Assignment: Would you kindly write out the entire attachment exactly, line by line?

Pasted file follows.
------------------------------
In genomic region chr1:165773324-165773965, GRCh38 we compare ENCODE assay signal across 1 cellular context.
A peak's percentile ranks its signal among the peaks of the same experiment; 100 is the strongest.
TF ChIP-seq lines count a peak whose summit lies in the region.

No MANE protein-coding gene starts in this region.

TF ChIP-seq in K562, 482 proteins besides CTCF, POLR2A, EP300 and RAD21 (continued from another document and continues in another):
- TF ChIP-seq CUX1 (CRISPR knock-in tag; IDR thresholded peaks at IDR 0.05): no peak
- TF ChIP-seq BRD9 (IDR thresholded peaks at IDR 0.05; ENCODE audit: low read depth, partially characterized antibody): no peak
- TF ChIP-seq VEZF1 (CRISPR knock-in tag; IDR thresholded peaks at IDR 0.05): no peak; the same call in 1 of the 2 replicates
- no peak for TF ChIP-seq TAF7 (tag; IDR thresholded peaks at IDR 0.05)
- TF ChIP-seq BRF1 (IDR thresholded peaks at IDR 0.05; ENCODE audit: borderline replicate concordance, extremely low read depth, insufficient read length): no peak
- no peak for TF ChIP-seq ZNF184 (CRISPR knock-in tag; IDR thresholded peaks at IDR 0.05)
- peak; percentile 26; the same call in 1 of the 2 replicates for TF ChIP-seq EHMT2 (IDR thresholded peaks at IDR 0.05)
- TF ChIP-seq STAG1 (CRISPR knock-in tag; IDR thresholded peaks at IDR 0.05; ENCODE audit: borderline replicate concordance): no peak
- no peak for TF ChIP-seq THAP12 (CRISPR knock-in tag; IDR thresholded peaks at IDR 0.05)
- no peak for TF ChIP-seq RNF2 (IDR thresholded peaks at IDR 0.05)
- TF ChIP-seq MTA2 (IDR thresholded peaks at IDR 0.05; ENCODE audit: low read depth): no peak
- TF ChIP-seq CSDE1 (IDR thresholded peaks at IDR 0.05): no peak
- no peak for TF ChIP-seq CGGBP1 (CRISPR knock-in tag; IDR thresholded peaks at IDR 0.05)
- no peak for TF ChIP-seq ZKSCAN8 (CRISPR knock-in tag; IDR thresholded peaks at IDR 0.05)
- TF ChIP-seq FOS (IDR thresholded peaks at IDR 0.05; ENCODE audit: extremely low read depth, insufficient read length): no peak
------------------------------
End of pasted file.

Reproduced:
In genomic region chr1:165773324-165773965, GRCh38 we compare ENCODE assay signal across 1 cellular context.
A peak's percentile ranks its signal among the peaks of the same experiment; 100 is the strongest.
TF ChIP-seq lines count a peak whose summit lies in the region.

No MANE protein-coding gene starts in this region.

TF ChIP-seq in K562, 482 proteins besides CTCF, POLR2A, EP300 and RAD21 (continued from another document and continues in another):
- TF ChIP-seq CUX1 (CRISPR knock-in tag; IDR thresholded peaks at IDR 0.05): no peak
- TF ChIP-seq BRD9 (IDR thresholded peaks at IDR 0.05; ENCODE audit: low read depth, partially characterized antibody): no peak
- TF ChIP-seq VEZF1 (CRISPR knock-in tag; IDR thresholded peaks at IDR 0.05): no peak; the same call in 1 of the 2 replicates
- no peak for TF ChIP-seq TAF7 (tag; IDR thresholded peaks at IDR 0.05)
- TF ChIP-seq BRF1 (IDR thresholded peaks at IDR 0.05; ENCODE audit: borderline replicate concordance, extremely low read depth, insufficient read length): no peak
- no peak for TF ChIP-seq ZNF184 (CRISPR knock-in tag; IDR thresholded peaks at IDR 0.05)
- peak; percentile 26; the same call in 1 of the 2 replicates for TF ChIP-seq EHMT2 (IDR thresholded peaks at IDR 0.05)
- TF ChIP-seq STAG1 (CRISPR knock-in tag; IDR thresholded peaks at IDR 0.05; ENCODE audit: borderline replicate concordance): no peak
- no peak for TF ChIP-seq THAP12 (CRISPR knock-in tag; IDR thresholded peaks at IDR 0.05)
- no peak for TF ChIP-seq RNF2 (IDR thresholded peaks at IDR 0.05)
- TF ChIP-seq MTA2 (IDR thresholded peaks at IDR 0.05; ENCODE audit: low read depth): no peak
- TF ChIP-seq CSDE1 (IDR thresholded peaks at IDR 0.05): no peak
- no peak for TF ChIP-seq CGGBP1 (CRISPR knock-in tag; IDR thresholded peaks at IDR 0.05)
- no peak for TF ChIP-seq ZKSCAN8 (CRISPR knock-in tag; IDR thresholded peaks at IDR 0.05)
- TF ChIP-seq FOS (IDR thresholded peaks at IDR 0.05; ENCODE audit: extremely low read depth, insufficient read length): no peak